[99mTc]HMPAO [99mTc]hexamethylpropyleneamine oxime 5-HT AD AMPT Ab CT FGA FLD GABA MCI MRI NFT PET SGA SPECT SSRI serotonin Alzheimers disease alpha-methyl-para-tyrosine b-amyloid computed tomography first-generation antipsychotic frontotemporal lobar degeneration gamma-aminobutyric acid mild cognitive impairment magnetic resonance imaging neurofibrillary tangle positron emission tomography second-generation antipsychotic single photon emission computed tomography selective serotonin reuptake inhibitor

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In Review

schizophrenia do have higher levels of dopamine receptors because higher levels of endogenous dopamine leave lower numbers of receptors available for the radioligand to bind. If this is the case, it should follow that: Administering drugs that increase levels of endogenous dopamine should result in a reduction in the number of receptors bound to the radiotracer ligand.
Removing endogenous dopamine is necessary to

accurately estimate total D2 receptor numbers in patients with schizophrenia.


Determining whether endogenous dopamine levels are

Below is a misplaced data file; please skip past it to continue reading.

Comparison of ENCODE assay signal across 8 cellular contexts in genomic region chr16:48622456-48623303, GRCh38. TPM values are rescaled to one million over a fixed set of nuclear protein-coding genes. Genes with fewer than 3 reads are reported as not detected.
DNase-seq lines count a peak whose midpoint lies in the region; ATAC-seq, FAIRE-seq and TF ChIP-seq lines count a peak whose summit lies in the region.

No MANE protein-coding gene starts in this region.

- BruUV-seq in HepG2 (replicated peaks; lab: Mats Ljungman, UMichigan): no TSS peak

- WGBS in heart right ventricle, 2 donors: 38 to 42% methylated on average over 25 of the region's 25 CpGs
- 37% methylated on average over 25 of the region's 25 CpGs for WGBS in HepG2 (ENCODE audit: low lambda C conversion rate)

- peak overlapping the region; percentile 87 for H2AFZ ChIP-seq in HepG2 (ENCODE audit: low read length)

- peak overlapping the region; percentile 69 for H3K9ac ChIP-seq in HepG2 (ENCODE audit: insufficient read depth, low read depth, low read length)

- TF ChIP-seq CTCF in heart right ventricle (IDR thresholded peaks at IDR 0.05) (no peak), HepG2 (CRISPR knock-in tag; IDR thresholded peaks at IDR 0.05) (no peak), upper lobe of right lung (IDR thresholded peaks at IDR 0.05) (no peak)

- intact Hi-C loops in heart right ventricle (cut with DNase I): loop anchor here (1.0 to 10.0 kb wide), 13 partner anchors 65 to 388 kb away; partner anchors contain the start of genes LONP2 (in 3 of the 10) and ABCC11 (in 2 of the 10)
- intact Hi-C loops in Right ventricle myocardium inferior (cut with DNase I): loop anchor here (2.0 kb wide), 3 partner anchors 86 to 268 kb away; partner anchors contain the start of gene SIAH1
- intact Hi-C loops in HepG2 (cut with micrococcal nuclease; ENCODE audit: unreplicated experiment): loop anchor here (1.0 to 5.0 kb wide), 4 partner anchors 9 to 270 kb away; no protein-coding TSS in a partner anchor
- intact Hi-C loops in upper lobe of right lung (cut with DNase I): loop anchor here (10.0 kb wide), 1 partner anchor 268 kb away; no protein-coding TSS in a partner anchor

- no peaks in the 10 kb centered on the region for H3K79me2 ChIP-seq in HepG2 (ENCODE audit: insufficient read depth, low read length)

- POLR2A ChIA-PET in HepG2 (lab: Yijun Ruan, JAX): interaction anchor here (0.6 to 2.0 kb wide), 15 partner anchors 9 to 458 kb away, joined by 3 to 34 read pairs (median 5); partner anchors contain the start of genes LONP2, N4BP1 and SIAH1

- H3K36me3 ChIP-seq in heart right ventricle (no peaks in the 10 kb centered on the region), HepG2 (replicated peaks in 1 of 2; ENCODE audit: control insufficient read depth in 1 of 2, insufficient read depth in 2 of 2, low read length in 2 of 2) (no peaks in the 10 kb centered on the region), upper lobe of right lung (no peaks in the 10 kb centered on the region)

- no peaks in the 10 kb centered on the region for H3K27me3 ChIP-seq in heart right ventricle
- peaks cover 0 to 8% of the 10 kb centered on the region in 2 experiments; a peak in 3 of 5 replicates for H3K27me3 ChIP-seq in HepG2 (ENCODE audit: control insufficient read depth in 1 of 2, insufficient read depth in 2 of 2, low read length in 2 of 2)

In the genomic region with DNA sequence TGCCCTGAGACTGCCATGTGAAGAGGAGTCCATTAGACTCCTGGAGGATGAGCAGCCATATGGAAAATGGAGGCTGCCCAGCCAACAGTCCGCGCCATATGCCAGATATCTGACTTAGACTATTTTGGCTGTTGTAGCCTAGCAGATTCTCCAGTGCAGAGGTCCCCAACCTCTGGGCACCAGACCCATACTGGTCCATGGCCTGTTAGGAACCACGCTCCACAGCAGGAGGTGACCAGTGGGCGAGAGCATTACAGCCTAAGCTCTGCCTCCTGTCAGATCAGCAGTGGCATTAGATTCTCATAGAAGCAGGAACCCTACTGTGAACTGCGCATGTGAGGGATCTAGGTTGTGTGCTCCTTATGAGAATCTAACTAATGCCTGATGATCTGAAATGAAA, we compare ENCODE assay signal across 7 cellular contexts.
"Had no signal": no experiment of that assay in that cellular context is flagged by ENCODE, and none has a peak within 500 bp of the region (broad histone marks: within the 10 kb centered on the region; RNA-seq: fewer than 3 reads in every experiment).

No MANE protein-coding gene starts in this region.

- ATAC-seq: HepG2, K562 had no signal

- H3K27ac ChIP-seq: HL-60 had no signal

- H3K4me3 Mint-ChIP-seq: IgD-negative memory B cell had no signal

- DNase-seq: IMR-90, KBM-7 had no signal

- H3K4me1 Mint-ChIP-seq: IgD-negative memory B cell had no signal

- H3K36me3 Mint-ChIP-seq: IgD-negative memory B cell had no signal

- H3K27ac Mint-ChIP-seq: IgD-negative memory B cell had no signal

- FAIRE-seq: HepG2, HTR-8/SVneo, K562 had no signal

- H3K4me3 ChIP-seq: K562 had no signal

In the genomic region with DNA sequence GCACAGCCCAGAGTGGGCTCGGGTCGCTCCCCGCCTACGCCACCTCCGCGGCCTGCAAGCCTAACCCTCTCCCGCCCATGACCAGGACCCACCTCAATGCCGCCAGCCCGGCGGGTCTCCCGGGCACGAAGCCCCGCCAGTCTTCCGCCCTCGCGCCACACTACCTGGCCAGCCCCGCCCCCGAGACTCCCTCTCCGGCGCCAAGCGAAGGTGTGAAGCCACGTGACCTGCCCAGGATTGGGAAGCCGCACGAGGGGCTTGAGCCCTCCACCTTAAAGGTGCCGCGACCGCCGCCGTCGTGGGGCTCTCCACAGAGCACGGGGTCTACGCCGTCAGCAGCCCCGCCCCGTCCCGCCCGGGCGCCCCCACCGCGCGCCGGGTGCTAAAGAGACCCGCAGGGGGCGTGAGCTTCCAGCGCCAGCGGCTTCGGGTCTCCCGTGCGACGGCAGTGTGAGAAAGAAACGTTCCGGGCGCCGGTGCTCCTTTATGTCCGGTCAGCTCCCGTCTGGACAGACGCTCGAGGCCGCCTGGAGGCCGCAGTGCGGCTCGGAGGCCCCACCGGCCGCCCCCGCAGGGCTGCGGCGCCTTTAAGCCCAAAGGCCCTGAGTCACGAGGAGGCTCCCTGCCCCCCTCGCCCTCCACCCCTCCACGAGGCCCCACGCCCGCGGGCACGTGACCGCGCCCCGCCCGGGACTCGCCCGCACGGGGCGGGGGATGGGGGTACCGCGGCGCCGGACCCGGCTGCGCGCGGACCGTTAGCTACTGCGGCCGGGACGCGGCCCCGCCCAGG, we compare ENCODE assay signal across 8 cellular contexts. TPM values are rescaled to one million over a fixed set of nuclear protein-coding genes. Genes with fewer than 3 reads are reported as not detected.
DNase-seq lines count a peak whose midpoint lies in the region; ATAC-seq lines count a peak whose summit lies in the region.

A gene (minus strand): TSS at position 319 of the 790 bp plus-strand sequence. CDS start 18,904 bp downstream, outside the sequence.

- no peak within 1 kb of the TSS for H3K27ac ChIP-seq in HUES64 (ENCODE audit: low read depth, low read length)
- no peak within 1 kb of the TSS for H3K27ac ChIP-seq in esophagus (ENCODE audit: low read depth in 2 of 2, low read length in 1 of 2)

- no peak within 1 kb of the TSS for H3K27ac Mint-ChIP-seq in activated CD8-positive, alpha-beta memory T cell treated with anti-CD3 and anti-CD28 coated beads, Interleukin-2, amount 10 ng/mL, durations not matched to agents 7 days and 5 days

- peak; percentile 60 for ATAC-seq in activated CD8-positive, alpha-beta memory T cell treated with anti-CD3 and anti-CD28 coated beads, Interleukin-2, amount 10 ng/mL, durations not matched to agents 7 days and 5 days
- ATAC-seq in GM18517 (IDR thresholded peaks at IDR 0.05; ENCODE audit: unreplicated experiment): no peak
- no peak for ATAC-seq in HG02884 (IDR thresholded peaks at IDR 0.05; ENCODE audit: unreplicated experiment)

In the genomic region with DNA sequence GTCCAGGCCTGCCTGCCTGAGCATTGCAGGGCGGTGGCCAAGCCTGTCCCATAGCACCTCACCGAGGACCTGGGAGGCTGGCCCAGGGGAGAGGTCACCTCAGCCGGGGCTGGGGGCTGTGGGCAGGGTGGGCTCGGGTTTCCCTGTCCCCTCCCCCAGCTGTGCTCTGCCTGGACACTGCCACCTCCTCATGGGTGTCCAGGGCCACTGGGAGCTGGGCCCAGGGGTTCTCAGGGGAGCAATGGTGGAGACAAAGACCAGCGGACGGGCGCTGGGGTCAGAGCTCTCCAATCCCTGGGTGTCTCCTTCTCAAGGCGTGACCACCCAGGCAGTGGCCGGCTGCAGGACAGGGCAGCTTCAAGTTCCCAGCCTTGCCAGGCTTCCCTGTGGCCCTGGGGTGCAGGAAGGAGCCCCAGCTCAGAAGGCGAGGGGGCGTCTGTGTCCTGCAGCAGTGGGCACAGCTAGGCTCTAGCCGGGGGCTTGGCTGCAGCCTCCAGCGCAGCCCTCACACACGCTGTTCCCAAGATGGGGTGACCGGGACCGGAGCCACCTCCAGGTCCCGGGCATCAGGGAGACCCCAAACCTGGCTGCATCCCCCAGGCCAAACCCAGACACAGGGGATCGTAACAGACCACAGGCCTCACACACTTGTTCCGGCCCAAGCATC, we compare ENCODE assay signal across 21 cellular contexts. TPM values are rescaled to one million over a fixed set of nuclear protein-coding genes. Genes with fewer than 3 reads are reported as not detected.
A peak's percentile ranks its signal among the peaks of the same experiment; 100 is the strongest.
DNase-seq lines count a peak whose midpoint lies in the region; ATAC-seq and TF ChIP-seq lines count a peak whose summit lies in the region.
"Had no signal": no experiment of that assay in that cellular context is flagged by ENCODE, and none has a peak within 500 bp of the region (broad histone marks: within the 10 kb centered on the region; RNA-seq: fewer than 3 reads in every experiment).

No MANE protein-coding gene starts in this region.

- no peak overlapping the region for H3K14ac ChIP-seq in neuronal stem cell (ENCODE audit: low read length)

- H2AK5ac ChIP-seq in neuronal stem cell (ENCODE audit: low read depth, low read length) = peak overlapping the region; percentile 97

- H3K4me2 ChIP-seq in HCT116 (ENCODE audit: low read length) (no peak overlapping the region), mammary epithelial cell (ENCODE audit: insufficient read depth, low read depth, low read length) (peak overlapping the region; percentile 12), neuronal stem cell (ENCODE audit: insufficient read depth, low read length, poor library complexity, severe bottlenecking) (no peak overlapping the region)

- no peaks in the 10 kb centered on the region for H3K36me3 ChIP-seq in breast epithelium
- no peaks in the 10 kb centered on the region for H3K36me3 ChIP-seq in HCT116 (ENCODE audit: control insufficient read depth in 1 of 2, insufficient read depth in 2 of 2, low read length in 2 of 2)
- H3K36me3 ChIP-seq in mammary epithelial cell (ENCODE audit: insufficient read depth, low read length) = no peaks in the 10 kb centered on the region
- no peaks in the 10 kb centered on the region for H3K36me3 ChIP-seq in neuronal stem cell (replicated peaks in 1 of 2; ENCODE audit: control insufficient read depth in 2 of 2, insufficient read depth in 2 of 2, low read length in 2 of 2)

elevated in schizophrenia should be possible because measurements of D2 receptor density should be proportional to the concentration of endogenous dopamine.46 Using this displacement principle, studies by Laruelle et al4 and Breier et al5 demonstrated that, when unmedicated schizophrenia patients were given amphetamine, which is known to cause release of dopamine presynaptically, they were observed to have greater average decreases in D2specific ligand binding, compared with control subjects. These findings suggest that patients with schizophrenia may be on average more sensitive to the dopamine-releasing effects of amphetamine. Abi-Dargham et al6 extended this finding by administering the tyrosine hydroxylase inhibitor AMPT to deplete dopamine prior to estimating D2 receptor density in schizophrenia patients and control subjects with the SPECT tracer [123I]IBZM. Abi-Dargham et al reported that D2 receptor availability increased after AMPT administration and was greater in patients than in control subjects after dopamine was depleted, but not before. That is, following dopamine depletion, the number of receptors available to be quantified with the radioligand was greater in patients with schizophrenia, consistent with the hypothesis that these patients have higher levels of dopamine. AMPT administration led to a reduction in positive symptoms, with higher levels of synaptic dopamine prior to treatment predicting symptom improvement with AMPT. Further, higher levels of intrasynaptic dopamine at baseline predicted that positive symptoms would respond to 6 weeks of treatment with risperidone. Taken together, these studies suggest that patients with schizophrenia have higher levels of intrasynaptic dopamine, that they are more sensitive to the dopamine-releasing properties of drugs such as amphetamine, and that higher levels of dopamine are associated with more severe psychotic symptoms and with greater positive s ymp to m imp r o v e men t w ith d o p a min e - b lo c k in g medications. Laruelle has demonstrated that both drug-free and drug-naive patients show greater dopamine release than control subjects in response to an amphetamine challenge.7 However, patients